Plastic Surgery


Pediatric plastic surgery is performed for reconstructive or cosmetic purposes among children. Reconstructive plastic surgery is performed on abnormal structures of the body that are the result of congenital defects, developmental abnormalities, trauma, tumors or other forms of disease.

What is it?

Pediatric plastic surgery is directed towards fixing and reconstructing deformities and abnormalities in children caused by injury, illness, or birth defects. The treatment of these malformations and abnormalities aims to improve both the overall physical function and appearance for a child.

What are the subspecialties?

There are many subspecialties extending from pediatric plastic surgery, but the more common  subspecialties correct cleft lip and palate reconstruction, craniosynostosis, head shape abnormalities, and severe burns.

What are the commonly associated medical diseases or symptoms?

The most commonly recognized condition treated by pediatric plastic surgeons is cleft lip and palate. This is a birth defect where tissue in the mouth and face do not connect correctly, resulting in empty space within the face. Other common conditions and symptoms are severe burns, craniosynostosis, and vascular lesions. Craniosynostosis is a birth defect which causes a flat spot on the back of the skull. Vascular lesions are a malformation birthmark caused by arteries, veins, capillaries, and blood vessels that cluster and do not form properly.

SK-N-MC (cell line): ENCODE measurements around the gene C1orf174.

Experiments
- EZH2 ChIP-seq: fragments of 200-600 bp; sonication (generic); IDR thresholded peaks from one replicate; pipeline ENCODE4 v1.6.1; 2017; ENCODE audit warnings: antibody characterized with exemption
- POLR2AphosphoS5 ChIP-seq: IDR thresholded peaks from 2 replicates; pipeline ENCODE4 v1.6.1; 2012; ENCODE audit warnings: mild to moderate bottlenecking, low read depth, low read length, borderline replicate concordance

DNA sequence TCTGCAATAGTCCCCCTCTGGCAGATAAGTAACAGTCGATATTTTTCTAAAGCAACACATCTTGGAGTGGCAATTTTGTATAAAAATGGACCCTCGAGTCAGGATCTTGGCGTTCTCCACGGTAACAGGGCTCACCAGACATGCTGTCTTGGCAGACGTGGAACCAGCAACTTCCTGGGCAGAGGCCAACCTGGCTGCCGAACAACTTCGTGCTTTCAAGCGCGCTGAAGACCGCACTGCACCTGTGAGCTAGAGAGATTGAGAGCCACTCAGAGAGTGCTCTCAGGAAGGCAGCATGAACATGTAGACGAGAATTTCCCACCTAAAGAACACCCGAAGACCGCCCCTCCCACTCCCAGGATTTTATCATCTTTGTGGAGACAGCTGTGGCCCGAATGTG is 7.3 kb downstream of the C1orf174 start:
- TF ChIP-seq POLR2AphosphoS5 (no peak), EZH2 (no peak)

What are the commonly associated medical procedures?

Procedures commonly associated with this specialty include surgery to correct cleft lip and palate, facial reconstruction, and skin grafting. Skin grafting is a technique where skin is taken from another part of a patient’s body and then transferred to the damaged site to restorative purposes.

Are there any preventative measures I can take? 

Many believe that plastic surgery is merely to improve physical appearances and ill-perceived bodily features. However, this is not the case with pediatric plastic surgery. More often than not, reconstruction is for improving features caused by birth defects and abnormalities that are beyond the control of the child and pose a significant disadvantage to quality of life.


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